The new Household Value Index (http://www.netindex.com/) provides global data and country specific data and enables users to retrieve data for their own location. It also attempts to show the relative cost of broadband in various countries by using GDP per capita as a proxy for average income.
The Household Value Index shows the global cost of broadband at $US4.36 per Mbps, with the top five countries in terms of relative cost of broadband being Luxembourg, United Kingdom, Sweden, Norway and Denmark - the United States ranked 20th in the raw cost of services, but 12th at 1.21 percent of GDP per capita or $US46.75/month. Australia ranked 26th in cost per Mbps, but 22nd when taking into account GDP per capita.
The 'Household Promise Index' shows the median ratio of actual download speed to the download speed subscribed to (promised speed), allowing consumers to judge the ability of service providers to meet expectations. Ookla says these data are based on hundreds of thousands of recent survey and test results from Speedtest.net.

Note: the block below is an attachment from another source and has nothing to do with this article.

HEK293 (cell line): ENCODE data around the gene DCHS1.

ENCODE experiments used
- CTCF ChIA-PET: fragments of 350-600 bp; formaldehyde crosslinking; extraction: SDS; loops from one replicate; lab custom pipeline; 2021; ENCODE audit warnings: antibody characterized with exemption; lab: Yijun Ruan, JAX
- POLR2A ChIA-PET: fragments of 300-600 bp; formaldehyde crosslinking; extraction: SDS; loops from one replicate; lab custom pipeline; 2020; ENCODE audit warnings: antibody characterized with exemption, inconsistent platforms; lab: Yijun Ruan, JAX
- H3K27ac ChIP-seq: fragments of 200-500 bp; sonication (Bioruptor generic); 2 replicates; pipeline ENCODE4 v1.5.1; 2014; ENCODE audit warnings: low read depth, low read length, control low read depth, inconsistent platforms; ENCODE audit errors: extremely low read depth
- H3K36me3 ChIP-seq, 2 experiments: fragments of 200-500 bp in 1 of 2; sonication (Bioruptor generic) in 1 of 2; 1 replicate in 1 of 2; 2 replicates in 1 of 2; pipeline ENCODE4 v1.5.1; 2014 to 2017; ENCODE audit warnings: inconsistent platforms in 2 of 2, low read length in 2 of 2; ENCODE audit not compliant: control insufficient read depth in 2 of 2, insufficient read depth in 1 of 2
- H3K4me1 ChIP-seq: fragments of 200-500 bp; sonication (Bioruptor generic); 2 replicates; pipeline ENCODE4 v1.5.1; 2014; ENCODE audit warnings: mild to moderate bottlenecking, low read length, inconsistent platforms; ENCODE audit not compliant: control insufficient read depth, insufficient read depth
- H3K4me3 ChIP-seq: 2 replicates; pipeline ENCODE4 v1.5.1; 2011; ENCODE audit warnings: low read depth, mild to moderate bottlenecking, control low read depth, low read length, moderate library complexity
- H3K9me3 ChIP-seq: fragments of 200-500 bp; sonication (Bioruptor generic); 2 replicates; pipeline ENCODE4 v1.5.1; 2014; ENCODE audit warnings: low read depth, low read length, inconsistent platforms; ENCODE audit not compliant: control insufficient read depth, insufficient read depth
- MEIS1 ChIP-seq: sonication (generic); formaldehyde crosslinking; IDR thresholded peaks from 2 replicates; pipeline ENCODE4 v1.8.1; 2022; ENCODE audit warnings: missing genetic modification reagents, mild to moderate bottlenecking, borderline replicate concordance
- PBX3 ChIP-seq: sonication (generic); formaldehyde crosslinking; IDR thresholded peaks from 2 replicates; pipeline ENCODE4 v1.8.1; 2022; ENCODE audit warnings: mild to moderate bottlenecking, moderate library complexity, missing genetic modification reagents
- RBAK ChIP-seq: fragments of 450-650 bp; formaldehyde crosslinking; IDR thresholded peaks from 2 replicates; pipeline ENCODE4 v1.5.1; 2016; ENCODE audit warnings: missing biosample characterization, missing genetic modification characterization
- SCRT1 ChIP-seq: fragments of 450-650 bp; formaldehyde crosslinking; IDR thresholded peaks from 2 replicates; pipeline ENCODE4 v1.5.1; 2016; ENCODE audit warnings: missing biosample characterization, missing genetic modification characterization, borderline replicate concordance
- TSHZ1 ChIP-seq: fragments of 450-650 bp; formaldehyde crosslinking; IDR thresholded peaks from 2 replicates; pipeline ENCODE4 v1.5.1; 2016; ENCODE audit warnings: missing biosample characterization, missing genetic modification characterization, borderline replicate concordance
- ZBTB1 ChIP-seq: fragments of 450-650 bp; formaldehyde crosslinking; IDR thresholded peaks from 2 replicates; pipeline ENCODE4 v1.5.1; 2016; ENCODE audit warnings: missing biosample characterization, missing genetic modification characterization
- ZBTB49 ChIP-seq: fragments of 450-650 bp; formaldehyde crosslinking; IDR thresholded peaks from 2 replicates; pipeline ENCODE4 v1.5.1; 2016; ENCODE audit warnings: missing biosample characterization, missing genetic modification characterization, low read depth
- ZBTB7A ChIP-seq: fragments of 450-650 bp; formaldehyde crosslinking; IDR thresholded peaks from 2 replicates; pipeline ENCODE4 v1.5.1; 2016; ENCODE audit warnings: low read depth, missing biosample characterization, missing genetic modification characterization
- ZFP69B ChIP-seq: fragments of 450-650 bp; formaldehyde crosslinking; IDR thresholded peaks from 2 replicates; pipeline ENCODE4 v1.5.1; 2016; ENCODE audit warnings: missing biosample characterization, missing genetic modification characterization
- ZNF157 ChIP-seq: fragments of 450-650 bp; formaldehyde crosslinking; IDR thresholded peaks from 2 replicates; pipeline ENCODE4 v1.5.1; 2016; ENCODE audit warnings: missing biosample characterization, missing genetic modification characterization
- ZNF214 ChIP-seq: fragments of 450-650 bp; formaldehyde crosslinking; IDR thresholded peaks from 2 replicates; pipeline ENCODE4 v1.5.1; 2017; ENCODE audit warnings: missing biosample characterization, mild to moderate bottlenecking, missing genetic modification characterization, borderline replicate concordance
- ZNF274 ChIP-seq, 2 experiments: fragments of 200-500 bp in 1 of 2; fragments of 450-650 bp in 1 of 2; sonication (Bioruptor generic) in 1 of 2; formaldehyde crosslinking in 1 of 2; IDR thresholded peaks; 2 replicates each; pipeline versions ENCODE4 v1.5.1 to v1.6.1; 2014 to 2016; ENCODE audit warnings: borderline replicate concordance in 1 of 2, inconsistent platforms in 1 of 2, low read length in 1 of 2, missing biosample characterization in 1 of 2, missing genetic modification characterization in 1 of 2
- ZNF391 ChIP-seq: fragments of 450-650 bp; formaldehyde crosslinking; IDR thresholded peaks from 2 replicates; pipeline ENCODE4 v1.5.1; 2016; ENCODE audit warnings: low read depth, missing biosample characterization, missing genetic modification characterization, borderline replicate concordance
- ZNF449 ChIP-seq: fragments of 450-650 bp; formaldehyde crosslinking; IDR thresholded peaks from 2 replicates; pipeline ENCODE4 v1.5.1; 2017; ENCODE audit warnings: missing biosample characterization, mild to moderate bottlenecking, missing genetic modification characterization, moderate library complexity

The Promise Index shows that, globally, providers are delivering on average 87.25 percent of promised service speeds, with APEC at 85.67 percent, the EU at 84.83 percent, the OECD at 83.24 percent and the G8 at 80.28 percent. Australian ISPs did not excel: the Australian figure was 64.53 percent, putting it in 24th place.
The top five countries are Republic of Moldova (110.26 percent), Lithuania (99.13 percent), Russia (98.86 percent), Slovakia (98.74 percent) and Ukraine (97.80 percent). The United States was eleventh at 93 percent.
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